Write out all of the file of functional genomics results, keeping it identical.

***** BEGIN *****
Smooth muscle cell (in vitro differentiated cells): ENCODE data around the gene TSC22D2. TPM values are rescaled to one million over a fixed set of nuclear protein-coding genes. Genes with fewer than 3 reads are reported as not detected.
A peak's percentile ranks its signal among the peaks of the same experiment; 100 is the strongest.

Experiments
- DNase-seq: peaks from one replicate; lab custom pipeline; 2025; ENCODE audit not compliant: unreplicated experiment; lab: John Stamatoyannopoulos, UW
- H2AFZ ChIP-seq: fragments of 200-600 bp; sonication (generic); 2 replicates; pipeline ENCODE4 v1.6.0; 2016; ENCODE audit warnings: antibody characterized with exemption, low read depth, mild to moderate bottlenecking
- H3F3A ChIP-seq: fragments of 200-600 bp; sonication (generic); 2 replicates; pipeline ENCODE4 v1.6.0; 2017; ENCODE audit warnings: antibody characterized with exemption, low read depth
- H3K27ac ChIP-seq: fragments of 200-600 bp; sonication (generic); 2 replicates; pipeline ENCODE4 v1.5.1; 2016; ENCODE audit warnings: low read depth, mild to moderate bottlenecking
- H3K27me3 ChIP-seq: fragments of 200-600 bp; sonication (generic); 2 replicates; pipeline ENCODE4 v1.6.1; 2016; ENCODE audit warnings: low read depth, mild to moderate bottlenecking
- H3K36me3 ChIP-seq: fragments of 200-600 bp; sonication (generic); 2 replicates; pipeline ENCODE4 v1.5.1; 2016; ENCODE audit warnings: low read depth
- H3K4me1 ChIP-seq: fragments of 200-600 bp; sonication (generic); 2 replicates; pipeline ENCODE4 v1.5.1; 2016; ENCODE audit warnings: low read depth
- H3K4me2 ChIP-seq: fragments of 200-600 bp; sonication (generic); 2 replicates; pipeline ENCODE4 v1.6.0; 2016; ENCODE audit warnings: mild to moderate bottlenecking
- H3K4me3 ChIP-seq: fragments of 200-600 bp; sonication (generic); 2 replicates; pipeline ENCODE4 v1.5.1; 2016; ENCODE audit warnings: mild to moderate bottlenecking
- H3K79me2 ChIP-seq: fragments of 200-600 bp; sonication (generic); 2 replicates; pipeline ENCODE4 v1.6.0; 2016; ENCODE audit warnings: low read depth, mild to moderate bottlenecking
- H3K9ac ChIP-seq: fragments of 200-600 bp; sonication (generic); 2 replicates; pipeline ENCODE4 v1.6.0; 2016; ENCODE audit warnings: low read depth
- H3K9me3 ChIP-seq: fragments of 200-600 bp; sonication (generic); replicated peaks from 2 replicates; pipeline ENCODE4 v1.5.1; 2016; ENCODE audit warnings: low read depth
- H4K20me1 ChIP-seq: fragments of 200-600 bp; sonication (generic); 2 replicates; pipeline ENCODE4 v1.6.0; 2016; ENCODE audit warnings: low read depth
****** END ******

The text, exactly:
Smooth muscle cell (in vitro differentiated cells): ENCODE data around the gene TSC22D2. TPM values are rescaled to one million over a fixed set of nuclear protein-coding genes. Genes with fewer than 3 reads are reported as not detected.
A peak's percentile ranks its signal among the peaks of the same experiment; 100 is the strongest.

Experiments
- DNase-seq: peaks from one replicate; lab custom pipeline; 2025; ENCODE audit not compliant: unreplicated experiment; lab: John Stamatoyannopoulos, UW
- H2AFZ ChIP-seq: fragments of 200-600 bp; sonication (generic); 2 replicates; pipeline ENCODE4 v1.6.0; 2016; ENCODE audit warnings: antibody characterized with exemption, low read depth, mild to moderate bottlenecking
- H3F3A ChIP-seq: fragments of 200-600 bp; sonication (generic); 2 replicates; pipeline ENCODE4 v1.6.0; 2017; ENCODE audit warnings: antibody characterized with exemption, low read depth
- H3K27ac ChIP-seq: fragments of 200-600 bp; sonication (generic); 2 replicates; pipeline ENCODE4 v1.5.1; 2016; ENCODE audit warnings: low read depth, mild to moderate bottlenecking
- H3K27me3 ChIP-seq: fragments of 200-600 bp; sonication (generic); 2 replicates; pipeline ENCODE4 v1.6.1; 2016; ENCODE audit warnings: low read depth, mild to moderate bottlenecking
- H3K36me3 ChIP-seq: fragments of 200-600 bp; sonication (generic); 2 replicates; pipeline ENCODE4 v1.5.1; 2016; ENCODE audit warnings: low read depth
- H3K4me1 ChIP-seq: fragments of 200-600 bp; sonication (generic); 2 replicates; pipeline ENCODE4 v1.5.1; 2016; ENCODE audit warnings: low read depth
- H3K4me2 ChIP-seq: fragments of 200-600 bp; sonication (generic); 2 replicates; pipeline ENCODE4 v1.6.0; 2016; ENCODE audit warnings: mild to moderate bottlenecking
- H3K4me3 ChIP-seq: fragments of 200-600 bp; sonication (generic); 2 replicates; pipeline ENCODE4 v1.5.1; 2016; ENCODE audit warnings: mild to moderate bottlenecking
- H3K79me2 ChIP-seq: fragments of 200-600 bp; sonication (generic); 2 replicates; pipeline ENCODE4 v1.6.0; 2016; ENCODE audit warnings: low read depth, mild to moderate bottlenecking
- H3K9ac ChIP-seq: fragments of 200-600 bp; sonication (generic); 2 replicates; pipeline ENCODE4 v1.6.0; 2016; ENCODE audit warnings: low read depth
- H3K9me3 ChIP-seq: fragments of 200-600 bp; sonication (generic); replicated peaks from 2 replicates; pipeline ENCODE4 v1.5.1; 2016; ENCODE audit warnings: low read depth
- H4K20me1 ChIP-seq: fragments of 200-600 bp; sonication (generic); 2 replicates; pipeline ENCODE4 v1.6.0; 2016; ENCODE audit warnings: low read depth